- Brewer: Untitled Art, Waunakee
- Style: Imperial stout
- ABV: 13%
Dare Mighty Things Citra — The Brewing Projekt
Nationally, the beer story of 2017 was the rise of New England/Northeast IPA. The style is defined by its haze — in some cases, straight-up milkshake murk — its full mouthfeel and its subdued bitterness due to brewing techniques that shove its prized juicy hop character more to the aroma.
The style took the express train out of New England this year, with hundreds of breweries hoping to replicate the phenomenon that has fans waiting in line for hours at breweries for releases out East. Some Wisconsin brewers got in on the act — the Great Dane did one of the better NEIPAs I had this year with Vermont Bandwagon — but not many made it to bottle shop shelves, and even fewer came even close to living up to the hype.
The big exception was the Dare Mighty Things series from The Brewing Projekt in Eau Claire. It's probably on the edge of qualifying as a NEIPA, but let's put it in that category due to its moderate haze and over-the-top juicy hop flavor and aroma. This year DMT got the single-hop treatment with Citra, Mosaic, El Dorado and Amarillo — each variety is present in the original version — as well as a fleeting but fabulous wet-hop batch. My favorite was Citra, with orange-pineapple hop character turned up to 11 and barely enough bitterness on the finish to clamp down on the sugary malt sweetness that befalls too many NEIPAs.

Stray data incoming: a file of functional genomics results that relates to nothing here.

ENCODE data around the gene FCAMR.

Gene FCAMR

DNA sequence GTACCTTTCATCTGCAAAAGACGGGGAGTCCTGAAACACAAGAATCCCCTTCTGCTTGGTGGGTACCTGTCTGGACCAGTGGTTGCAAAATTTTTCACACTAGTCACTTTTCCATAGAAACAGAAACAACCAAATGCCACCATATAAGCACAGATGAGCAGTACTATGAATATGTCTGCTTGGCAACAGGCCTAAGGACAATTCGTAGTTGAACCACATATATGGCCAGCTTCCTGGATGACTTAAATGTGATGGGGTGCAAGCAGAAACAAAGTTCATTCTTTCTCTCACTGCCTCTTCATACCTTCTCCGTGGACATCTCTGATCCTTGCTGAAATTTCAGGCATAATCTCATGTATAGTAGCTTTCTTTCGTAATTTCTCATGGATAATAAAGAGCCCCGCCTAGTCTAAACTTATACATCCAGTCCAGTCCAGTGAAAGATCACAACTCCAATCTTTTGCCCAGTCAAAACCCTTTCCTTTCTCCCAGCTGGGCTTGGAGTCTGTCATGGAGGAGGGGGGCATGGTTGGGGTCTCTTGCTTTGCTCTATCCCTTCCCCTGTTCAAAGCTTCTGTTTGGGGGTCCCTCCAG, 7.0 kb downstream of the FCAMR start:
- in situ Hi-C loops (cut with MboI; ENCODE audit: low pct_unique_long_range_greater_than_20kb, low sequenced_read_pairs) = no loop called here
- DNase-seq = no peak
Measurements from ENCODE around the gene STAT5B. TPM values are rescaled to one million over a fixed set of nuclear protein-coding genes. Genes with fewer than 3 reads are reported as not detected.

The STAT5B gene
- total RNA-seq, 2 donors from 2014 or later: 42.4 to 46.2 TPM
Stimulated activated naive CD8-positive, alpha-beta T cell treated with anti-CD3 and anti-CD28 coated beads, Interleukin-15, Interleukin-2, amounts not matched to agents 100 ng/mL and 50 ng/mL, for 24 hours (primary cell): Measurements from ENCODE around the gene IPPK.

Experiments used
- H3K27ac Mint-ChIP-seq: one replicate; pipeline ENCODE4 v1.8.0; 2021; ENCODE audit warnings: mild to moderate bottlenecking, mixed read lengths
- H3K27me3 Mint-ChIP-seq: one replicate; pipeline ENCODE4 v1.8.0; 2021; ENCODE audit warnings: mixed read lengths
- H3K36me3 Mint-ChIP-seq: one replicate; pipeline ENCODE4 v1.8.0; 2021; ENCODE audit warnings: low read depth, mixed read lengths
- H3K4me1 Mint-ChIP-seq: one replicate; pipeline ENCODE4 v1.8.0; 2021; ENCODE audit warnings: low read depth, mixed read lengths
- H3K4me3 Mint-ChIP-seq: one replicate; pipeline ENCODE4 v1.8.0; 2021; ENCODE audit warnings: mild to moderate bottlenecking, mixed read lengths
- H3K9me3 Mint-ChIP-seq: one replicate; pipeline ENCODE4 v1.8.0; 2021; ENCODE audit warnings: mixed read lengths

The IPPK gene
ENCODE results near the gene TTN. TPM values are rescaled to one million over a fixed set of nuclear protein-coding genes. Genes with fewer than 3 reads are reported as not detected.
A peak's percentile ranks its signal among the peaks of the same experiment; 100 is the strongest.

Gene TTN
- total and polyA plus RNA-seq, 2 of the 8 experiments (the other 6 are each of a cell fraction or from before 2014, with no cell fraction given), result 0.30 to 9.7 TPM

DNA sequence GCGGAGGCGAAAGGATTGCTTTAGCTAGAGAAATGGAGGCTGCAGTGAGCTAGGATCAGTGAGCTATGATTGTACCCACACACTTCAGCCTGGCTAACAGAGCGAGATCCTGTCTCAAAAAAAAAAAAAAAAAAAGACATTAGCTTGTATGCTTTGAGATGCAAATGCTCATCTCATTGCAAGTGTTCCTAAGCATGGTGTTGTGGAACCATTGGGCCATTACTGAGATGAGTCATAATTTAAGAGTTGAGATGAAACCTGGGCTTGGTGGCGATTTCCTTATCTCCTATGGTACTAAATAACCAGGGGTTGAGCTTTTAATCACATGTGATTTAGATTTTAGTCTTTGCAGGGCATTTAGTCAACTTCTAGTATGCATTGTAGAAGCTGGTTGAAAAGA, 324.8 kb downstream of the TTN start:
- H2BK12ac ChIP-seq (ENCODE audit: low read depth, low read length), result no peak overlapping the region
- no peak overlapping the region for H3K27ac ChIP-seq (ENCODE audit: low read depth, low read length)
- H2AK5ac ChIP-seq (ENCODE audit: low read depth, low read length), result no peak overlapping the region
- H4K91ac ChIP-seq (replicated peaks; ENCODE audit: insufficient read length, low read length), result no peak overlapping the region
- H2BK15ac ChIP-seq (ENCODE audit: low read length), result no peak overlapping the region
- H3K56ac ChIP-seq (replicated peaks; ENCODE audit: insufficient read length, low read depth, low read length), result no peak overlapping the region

- Brewer: The Brewing Projekt, Eau Claire
- Style: IPA
- ABV: 6.4%
As has been the case for quite a few years running now, there was a strong crop of "normal" American IPAs this year. Central Waters updated its year-round IPA with Rift. Lakefront nailed the debut of its single-hop series with SHOP-Centennial, which won the inaugural Wisconsin IPA Festival this summer and is still drinking pretty darn nicely a couple of months after its bottle release. It sets a high bar for the SHOP series, which continues with the just-released Denali IPA and in 2018 with Amarillo, Mosaic (a blonde ale instead of an IPA), Azacca, Saaz (a pilsner) and Galaxy.
And maybe the best Wisconsin-made IPA of the year comes from … Denmark? Lazurite is made under contract at Wisconsin Brewing in Verona for WarPigs Brewing, a collaboration between Three Floyds (Indiana) and Mikkeller (Denmark).
Cherry Meerts — Funk Factory Geuzeria